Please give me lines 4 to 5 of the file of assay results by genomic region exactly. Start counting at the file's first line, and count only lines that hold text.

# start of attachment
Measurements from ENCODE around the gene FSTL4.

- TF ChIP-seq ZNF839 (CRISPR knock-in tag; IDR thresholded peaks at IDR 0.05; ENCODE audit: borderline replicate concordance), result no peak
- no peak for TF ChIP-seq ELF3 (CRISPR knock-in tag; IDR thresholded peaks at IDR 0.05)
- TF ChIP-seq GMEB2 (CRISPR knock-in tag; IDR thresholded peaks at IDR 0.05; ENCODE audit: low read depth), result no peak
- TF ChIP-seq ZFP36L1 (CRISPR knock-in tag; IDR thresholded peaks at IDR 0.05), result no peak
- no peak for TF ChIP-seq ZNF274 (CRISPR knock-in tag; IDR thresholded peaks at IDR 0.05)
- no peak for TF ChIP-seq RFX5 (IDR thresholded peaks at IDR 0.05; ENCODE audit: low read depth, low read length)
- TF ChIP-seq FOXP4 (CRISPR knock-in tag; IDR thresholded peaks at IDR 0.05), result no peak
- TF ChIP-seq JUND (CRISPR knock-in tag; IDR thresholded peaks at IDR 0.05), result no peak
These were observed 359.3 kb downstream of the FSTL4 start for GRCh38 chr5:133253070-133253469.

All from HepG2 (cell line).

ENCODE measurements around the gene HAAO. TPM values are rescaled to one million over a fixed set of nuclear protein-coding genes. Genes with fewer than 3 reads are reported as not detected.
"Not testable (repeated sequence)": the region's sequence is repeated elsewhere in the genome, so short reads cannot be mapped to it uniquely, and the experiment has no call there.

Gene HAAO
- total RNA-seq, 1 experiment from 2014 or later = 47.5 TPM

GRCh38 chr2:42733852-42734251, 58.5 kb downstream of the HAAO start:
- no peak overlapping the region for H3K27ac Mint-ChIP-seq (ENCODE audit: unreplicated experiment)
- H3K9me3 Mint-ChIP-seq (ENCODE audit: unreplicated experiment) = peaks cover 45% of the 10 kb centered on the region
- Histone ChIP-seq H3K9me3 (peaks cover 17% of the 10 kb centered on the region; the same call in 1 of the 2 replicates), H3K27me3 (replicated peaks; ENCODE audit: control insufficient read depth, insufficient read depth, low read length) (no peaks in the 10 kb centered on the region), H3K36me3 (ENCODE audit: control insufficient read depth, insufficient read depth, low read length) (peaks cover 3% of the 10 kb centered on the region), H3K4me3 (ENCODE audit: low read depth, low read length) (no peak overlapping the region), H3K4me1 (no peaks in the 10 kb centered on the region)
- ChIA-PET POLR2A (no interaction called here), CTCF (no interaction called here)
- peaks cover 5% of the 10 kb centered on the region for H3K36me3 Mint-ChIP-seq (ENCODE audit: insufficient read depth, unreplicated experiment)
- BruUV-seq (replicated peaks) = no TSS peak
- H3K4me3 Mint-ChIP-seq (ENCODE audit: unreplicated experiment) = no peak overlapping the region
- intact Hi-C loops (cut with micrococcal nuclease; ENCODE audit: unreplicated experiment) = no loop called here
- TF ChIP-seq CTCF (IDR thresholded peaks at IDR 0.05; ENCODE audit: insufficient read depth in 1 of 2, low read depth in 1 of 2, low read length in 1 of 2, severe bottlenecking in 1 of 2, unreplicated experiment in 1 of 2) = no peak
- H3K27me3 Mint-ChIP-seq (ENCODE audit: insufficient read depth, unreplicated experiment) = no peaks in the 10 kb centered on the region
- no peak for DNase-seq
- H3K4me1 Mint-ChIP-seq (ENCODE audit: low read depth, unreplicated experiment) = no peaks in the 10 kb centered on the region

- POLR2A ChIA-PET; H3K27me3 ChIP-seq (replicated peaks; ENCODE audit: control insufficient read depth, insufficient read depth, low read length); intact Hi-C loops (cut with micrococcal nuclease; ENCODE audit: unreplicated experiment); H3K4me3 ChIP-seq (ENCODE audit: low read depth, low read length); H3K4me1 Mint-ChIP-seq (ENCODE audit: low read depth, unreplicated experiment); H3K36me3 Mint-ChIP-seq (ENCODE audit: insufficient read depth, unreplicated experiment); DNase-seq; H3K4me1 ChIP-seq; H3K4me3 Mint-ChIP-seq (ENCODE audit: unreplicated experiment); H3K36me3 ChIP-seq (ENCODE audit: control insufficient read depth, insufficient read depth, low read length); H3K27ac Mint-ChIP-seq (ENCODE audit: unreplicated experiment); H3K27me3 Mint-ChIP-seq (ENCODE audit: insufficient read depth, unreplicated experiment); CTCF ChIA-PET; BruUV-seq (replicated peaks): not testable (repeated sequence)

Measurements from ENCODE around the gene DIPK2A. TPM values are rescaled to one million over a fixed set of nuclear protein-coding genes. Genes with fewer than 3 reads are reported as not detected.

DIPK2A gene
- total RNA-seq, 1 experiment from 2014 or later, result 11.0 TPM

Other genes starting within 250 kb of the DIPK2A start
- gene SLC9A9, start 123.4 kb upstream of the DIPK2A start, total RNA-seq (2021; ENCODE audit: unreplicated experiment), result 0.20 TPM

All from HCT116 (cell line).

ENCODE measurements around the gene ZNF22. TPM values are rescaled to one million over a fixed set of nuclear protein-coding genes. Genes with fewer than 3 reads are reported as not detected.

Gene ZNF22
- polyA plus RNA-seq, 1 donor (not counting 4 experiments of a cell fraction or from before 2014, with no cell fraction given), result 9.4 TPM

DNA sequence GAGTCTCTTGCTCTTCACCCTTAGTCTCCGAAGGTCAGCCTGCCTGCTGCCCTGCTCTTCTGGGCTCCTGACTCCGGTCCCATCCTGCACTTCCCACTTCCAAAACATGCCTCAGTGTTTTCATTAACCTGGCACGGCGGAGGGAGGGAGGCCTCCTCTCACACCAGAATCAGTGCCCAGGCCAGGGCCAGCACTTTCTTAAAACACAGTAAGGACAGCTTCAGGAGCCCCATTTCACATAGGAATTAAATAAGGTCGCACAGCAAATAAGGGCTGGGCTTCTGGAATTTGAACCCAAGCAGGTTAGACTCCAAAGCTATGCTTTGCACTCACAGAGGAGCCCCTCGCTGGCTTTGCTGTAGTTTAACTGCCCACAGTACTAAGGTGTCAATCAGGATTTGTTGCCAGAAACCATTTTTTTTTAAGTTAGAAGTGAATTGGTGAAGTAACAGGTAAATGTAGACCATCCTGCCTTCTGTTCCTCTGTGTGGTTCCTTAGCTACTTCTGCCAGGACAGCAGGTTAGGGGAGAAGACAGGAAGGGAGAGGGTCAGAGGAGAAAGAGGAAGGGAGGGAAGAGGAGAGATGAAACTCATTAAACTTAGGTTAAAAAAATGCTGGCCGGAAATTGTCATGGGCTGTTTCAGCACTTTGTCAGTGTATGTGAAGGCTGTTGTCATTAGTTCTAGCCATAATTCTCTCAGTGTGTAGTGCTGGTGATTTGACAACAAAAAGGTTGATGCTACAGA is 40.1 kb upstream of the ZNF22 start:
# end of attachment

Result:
- TF ChIP-seq GMEB2 (CRISPR knock-in tag; IDR thresholded peaks at IDR 0.05; ENCODE audit: low read depth), result no peak
- TF ChIP-seq ZFP36L1 (CRISPR knock-in tag; IDR thresholded peaks at IDR 0.05), result no peak